Ptolemy I Soter


Ptolemy I Soter

biographical name

(born 367/366, Macedonia—died 283/282 BC, Egypt) Ruler of Egypt (323–285) and founder of the Ptolemaic dynasty. A Macedonian general of Alexander the Great, he and the other generals divided the empire after Alexander's death, Ptolemy becoming satrap of Egypt. Alexander's successors were soon at war. Ptolemy was defeated in 306 by Antigonus I Monophthalmus, though he and the others rebuffed Antigonus's attack on Egypt. He earned the name Soter (“Saviour”) after defeating Antigonus on Rhodes (304), but Antigonus was not finally crushed until 301 at the Battle of Ipsus. Ptolemy secured and expanded his empire through alliances and marriages. He and his fellow kings won a final war (288–286) against Demetrius of Macedonia, freeing Athens from Macedonian occupation. He obtained control of the League of Islanders (including most of the Aegean islands), which formed the basis of Egypt's maritime supremacy. As king he respected Egyptian culture, blended Greek and Egyptian peoples and religions, and founded the Library and Museum of Alexandria. After his death the Egyptians raised him to the level of a god. He was succeeded by his son, Ptolemy II Philadelphus.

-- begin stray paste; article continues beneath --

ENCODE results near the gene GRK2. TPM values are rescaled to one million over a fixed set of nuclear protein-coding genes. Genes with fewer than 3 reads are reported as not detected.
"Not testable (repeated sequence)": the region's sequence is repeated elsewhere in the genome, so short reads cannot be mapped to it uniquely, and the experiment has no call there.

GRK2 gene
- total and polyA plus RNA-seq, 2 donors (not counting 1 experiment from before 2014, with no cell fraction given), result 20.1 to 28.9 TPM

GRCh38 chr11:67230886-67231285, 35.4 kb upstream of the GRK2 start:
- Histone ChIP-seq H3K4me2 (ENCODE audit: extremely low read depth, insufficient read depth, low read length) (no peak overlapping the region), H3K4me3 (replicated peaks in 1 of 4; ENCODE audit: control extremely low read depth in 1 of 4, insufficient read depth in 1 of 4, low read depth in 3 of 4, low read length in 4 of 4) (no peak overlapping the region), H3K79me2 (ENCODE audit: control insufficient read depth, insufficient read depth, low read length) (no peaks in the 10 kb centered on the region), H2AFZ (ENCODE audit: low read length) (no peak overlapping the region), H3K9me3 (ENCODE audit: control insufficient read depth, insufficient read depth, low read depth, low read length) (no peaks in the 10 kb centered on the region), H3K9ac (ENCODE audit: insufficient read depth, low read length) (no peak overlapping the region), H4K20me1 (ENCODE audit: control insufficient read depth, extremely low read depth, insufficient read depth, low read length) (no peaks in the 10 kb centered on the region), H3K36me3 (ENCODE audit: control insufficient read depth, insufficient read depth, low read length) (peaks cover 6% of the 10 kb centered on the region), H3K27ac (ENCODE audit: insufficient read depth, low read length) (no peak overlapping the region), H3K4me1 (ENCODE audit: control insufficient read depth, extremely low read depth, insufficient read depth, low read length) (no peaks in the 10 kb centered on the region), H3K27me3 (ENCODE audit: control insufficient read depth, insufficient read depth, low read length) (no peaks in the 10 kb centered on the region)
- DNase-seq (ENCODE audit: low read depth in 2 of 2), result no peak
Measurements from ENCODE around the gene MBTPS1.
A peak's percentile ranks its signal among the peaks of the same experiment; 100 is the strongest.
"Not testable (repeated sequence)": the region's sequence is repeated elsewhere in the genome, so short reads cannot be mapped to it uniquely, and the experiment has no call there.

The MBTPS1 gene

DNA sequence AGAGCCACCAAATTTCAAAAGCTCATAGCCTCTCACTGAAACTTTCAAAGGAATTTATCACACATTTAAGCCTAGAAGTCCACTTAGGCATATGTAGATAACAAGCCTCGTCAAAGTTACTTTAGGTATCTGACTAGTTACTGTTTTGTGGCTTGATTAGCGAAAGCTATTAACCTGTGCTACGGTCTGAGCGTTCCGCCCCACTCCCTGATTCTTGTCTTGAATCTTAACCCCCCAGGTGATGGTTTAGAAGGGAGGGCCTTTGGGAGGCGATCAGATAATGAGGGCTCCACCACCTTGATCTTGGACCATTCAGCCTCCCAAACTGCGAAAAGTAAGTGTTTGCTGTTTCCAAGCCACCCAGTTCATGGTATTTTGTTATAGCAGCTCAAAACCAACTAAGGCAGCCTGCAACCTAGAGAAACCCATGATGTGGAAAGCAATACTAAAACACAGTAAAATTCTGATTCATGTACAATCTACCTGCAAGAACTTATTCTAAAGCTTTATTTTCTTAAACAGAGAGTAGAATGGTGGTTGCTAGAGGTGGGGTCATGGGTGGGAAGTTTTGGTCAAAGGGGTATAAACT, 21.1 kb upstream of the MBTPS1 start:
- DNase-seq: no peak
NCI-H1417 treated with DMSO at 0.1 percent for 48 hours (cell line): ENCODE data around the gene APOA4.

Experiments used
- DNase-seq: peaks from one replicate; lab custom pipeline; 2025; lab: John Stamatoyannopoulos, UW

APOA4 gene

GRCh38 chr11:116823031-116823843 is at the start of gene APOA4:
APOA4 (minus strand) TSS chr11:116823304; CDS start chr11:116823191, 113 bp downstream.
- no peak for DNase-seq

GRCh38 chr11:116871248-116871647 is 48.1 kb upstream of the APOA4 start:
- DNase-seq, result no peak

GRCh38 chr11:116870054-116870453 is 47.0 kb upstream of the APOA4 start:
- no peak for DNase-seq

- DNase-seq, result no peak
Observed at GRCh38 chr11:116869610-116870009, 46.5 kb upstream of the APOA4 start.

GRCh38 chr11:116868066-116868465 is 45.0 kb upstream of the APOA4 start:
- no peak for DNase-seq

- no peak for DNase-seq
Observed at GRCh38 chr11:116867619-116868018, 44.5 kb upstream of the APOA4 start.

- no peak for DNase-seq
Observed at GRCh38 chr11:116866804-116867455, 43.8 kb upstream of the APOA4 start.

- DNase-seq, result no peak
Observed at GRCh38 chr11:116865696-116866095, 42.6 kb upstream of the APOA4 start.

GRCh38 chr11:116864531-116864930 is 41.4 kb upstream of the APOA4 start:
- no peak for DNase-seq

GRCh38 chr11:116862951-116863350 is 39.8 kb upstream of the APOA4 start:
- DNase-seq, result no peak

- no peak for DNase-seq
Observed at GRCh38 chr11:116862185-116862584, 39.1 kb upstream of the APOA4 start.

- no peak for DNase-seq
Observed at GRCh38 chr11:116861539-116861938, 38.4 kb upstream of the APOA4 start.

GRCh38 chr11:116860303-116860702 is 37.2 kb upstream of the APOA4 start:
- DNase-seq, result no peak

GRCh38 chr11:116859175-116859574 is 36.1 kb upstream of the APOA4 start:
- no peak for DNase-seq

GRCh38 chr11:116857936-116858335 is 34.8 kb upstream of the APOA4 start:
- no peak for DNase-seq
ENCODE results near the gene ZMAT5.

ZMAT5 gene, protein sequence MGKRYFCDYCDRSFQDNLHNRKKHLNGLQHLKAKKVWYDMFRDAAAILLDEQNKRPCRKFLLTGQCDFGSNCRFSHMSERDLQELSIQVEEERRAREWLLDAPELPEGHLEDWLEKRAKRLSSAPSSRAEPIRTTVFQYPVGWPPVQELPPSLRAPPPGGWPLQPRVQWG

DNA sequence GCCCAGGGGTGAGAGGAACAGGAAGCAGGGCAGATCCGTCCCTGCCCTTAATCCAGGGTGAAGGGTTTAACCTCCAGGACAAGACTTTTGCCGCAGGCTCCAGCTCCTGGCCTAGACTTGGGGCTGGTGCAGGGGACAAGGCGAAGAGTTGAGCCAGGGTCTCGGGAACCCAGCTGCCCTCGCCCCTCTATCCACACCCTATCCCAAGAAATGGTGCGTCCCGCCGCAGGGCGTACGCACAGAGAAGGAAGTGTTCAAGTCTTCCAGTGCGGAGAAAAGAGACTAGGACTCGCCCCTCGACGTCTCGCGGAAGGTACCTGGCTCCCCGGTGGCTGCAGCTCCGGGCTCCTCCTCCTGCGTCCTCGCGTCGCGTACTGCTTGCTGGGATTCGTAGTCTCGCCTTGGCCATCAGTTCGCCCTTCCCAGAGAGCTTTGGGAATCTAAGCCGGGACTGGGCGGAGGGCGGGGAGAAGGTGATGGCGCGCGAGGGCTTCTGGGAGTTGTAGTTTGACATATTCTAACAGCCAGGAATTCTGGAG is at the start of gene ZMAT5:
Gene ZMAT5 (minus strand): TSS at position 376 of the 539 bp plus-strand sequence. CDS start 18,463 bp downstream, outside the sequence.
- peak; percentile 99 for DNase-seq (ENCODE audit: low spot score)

This entry comes from Encyclopædia Britannica Concise.
For the full entry on Ptolemy I Soter, visit Britannica.com.

Seen & Heard

What made you look up Ptolemy I Soter? Please tell us what you were reading, watching or discussing that led you here.